To our dear friends,
Between our weekly visits to South Mt. Hebron things happen, things that happen during a week, quite ordinary things.
People wake up in the morning to a new day – they wash, pray, eat, discover that settlers cut down 62 trees in their olive grove, as a “price tag” action; or they go to sleep and wake up to the violent presence of 20 soldiers and one policeman in their living room, a visit that was not pre-coordinated with and approved by the house owners; or they go to shepherd their goats, get detained for two days and released with a court summon, after paying bail they will never get back.
These and other are the happenings between one weekly visit to the next, in an ordinary week, one among many in which a daily routine like this takes place. Mere footnotes, maybe similar in their importance, as Ophir says, to getting a parking ticket in Tel Aviv. Even Gideon Levi will not write about it in his newspaper column.
And so, 20 years old Ammar and Odeh, and 16 years old Akram, from Umm al-Kheir, who went out with the goats in the morning of the 1st of June 2013, as they do each Saturday, to the grazing areas close to their home, and were detained – they too will surely fold their pain, store it in the storeroom for unprocessed pains, and continue their life, their daily routine, as if such a pain is an ordinary matter, like breakfast, like brushing your teeth or going to the toilette.
We, on the other hand, when we came to visit 3 days after they returned from their detention – chose to talk with them, in order not to let it happen.
Ammar told: “We were with the goats not far away from a place where a metal railing was built; Police came, they handcuffed us; we asked why, they said we stole iron. When they handcuffed us and answered our question, they also beat us.
I kept quiet. I was afraid that if I open my mouth they would beat me more. Akram said the same.
They took us to the police station in Kiryat Arba [the biggest settlement near Hebron]. Three hours they left us without water, and 13 hours without food. From 9 o’clock in the morning, when they detained us, until 10 o’clock at night when they moved us from Kiryat Arba to Gush Etzion (cluster of settlements near Bethlehem). In Kiryat Arba they handed me a document and told me to sign it.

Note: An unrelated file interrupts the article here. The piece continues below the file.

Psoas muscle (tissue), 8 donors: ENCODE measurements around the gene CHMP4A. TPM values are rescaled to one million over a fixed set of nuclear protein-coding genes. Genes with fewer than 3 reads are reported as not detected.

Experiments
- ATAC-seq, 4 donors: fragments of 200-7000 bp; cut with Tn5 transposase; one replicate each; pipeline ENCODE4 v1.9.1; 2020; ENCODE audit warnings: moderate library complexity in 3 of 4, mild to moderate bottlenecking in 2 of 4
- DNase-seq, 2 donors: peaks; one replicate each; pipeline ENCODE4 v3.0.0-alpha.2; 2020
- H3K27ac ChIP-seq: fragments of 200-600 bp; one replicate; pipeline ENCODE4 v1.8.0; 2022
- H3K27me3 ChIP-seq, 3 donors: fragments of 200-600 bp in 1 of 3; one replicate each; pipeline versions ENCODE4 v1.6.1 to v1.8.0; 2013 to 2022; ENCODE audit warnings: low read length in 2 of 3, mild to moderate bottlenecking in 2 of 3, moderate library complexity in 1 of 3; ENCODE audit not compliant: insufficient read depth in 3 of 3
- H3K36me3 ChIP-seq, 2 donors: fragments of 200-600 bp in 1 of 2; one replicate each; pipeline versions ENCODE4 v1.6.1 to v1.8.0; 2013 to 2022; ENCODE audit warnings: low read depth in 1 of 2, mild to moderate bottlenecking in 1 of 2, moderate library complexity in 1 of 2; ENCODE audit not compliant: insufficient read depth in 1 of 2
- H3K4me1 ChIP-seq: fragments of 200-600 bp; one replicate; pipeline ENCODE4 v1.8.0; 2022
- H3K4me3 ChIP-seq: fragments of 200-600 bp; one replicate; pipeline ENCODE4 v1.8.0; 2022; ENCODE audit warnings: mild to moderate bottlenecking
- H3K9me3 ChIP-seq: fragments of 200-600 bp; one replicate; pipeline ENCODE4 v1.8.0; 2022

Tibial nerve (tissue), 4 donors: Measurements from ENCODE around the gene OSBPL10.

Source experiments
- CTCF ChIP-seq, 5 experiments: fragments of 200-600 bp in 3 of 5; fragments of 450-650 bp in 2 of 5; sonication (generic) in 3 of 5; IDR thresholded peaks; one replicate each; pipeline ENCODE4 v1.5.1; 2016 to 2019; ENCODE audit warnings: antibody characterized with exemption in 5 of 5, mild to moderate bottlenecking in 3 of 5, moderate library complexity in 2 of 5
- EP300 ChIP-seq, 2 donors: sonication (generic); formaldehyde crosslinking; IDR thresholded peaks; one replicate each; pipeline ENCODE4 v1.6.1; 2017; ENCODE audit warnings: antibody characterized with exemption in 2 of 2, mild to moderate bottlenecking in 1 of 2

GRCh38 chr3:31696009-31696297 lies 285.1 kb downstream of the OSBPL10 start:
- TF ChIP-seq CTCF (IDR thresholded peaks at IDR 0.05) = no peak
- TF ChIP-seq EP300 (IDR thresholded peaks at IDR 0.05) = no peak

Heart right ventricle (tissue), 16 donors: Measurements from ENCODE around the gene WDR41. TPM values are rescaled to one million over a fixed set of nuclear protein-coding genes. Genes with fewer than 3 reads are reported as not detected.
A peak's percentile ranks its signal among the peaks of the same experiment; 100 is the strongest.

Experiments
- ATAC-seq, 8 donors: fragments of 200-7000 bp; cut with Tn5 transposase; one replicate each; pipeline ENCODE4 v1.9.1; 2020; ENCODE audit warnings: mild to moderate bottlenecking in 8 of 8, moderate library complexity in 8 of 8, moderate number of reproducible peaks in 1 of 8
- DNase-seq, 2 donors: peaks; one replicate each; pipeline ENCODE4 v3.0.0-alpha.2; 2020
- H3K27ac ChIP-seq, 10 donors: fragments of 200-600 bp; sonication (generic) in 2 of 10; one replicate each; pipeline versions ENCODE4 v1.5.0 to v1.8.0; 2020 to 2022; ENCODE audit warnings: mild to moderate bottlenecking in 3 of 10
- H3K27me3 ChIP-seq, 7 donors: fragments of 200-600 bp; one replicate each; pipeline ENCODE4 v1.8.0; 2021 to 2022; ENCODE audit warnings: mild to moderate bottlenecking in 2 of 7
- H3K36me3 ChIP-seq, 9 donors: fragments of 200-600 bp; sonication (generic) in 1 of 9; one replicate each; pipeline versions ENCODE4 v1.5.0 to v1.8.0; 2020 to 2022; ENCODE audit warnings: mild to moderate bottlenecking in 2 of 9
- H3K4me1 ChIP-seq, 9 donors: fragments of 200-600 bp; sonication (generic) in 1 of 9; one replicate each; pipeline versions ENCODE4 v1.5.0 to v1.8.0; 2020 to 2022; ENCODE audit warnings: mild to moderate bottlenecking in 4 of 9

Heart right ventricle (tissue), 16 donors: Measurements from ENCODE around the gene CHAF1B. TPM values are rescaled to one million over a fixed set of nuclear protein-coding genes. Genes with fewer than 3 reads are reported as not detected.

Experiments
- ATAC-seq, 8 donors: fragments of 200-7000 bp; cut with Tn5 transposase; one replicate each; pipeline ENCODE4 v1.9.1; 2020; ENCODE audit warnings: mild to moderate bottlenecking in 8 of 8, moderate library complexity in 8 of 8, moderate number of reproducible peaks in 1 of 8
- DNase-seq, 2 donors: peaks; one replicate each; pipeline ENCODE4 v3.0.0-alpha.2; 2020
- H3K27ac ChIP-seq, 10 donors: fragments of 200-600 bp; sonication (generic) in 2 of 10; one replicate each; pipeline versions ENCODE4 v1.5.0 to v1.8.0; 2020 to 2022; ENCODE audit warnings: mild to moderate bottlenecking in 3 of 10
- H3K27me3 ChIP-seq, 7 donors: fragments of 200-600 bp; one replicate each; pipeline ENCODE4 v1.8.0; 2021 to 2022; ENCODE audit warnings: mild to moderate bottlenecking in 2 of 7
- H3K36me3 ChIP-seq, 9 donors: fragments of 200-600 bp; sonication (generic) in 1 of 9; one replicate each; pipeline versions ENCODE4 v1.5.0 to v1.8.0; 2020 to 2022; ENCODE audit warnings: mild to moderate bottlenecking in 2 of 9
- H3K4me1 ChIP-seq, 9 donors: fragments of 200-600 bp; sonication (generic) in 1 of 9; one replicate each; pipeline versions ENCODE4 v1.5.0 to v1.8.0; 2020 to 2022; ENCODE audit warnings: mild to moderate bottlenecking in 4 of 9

The document was in Hebrew and I asked what is says. For this they beat me again. Still, I did not sign.
We slept in the detention station in Gush Etzion with other detainees.
In the morning they transferred Akram, who is considered a minor, to Ofer detention facility.
We slept another night in Gush Etzion. In the morning, Khalil [Amar's cousin, Oda and Akram's brother] came with a car and 4,500 NIS bail (1,500 NIS for each of us).
At that time, Aziz picked up his brother Akram from Ofer camp.
In September each of us will have a trial.
Before they confiscated our mobile phones, Odeh managed to call home and notify that we are detained.”
From that moment on, efforts to release them took place: the family called Buma Inbar (Israeli humanitarian activist) and Rabbis for Human Rights, and Avital, RHR’s lawyer, managed to release them on bail until the trial.
I asked Amar and Akram how they feel now, after 3 days at home:
Amar was angry for being beaten up without a reason and for being left without food. But that is already over. Now he is angry about the 1,500 NIS and about the trial. But the hardest thing for him is that they took away for 3 years the special permit that allowed him to work in settlements. His father is paralyzed; his eldest brother is in jail, so in recent time, by working in a settlement’s supermarket, Ammar was the main provider for his mother, father and ten brothers and sisters.
Akram said that he remains angry about everything and scared too.
Akram missed an end-of-year exam that was held in his school on Sunday, when he was detained.
The headmaster allowed him to skip it because Akram is an exceptionally good pupil.
When we left them, to continue our day, we thanked them for sharing their story with us. They thanked us so much for wanting to see them and to hear their story – the story of what happened, and its emotional soundtrack.
As we distanced from them I knew we allowed their pain to be conveyed, to be contained – by us and maybe also by them – and in this way to air a bit the storerooms of pains that do not get attention and might turn into stiff and violent rage, damaging to its possessor and to the entire surroundings.
On grounds of protecting the reader, I do not continue and describe our visit in Salem, the following day; I am leaving it to my next letter.
Yours, Erella (in the name of my friends in the Villages Group)